If commissions are not disclosed to the client, the PCO has a conflict of interest. Supplier selection should ideally be on merit alone. If the fee quoted is substantially lower than others, commissions may be involved. Clients should insist that commissions or inducements are disclosed in writing and reserve the right to discuss such matters directly with the suppliers.

In some cases, undisclosed commissions can be a breach of the law. Clients can retain the right to contact suppliers and obtain quotes independently.

Contract terms and conditions should be settled and agreed (and contracts signed) before the supplier commences work.

Some issues that should be considered in relation to supplier contracts are:

  • What will the supply cost and what scope is there for variation of cost? Are there circumstances in which the supplier can increase the costs?
  • What is included for the fee? Is the fee all-inclusive or are there extras or costs that will be charged in addition to the agreed fee?
  • Cash-flow – when is the supplier to be paid? You should avoid paying too much in advance. Payment should be linked to the achievement of milestones wherever possible.
  • Description of the goods or services should be as accurate as possible and where buying services describe the outcomes you want, not the work, wherever possible.
  • Cancellation – how is this managed? It is often overlooked. A supplier may be entitled to charge some of its fee if the event is cancelled, but unless the event is cancelled at very short notice, the supplier should not be entitled to the whole fee. Cancellation needs to be considered from the perspective of the delegates and needs to be considered when preparing the terms and conditions of attendance.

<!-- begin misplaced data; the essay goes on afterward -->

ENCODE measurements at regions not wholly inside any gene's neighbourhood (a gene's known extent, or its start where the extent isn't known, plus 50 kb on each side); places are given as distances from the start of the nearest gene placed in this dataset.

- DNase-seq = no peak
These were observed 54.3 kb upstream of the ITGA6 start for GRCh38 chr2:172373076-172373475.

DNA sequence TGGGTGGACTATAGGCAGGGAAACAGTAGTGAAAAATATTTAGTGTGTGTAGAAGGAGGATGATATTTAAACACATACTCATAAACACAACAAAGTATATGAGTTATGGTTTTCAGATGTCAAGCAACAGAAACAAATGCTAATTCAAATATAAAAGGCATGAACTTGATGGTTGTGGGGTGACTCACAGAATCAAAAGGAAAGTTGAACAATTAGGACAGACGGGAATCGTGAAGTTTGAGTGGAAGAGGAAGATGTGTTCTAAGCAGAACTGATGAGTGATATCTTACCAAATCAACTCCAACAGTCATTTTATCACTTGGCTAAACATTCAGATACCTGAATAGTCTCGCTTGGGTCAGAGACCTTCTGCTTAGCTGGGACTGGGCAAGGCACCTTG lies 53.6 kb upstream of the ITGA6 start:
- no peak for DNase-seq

• Programme change – unforeseen circumstances can prevent a speaker or supplier from turning up on the day. Your contract with delegates should reserve the right to make programme changes where necessary.
  • Intellectual property ownership – if the supplier is performing creative work, such as creating a website, ideally you should own the intellectual property, or at least obtain an exclusive licence of the material as a compilation of inputs.
  • Trade Practices Act – you should not be required to purchase products from other suppliers (third line forcing) or to on-sell products to your delegates at agreed prices (resale price maintenance). There are many other possible risks under that legislation.
  • Avoid agreeing to indemnity clauses wherever possible. These clauses expose you to liability that can be much higher than your ordinary liability under the law. Liability under such clauses will, in many cases, not be covered by insurance.
  • Ask for the contact to be signed by directors of the company. If that is impracticable, the CEO or general manager is next best. Be sure the person signing has authority to sign.

Why on earth work with associations?

Simon Pryor FSAE FAIM

About Simon Pryor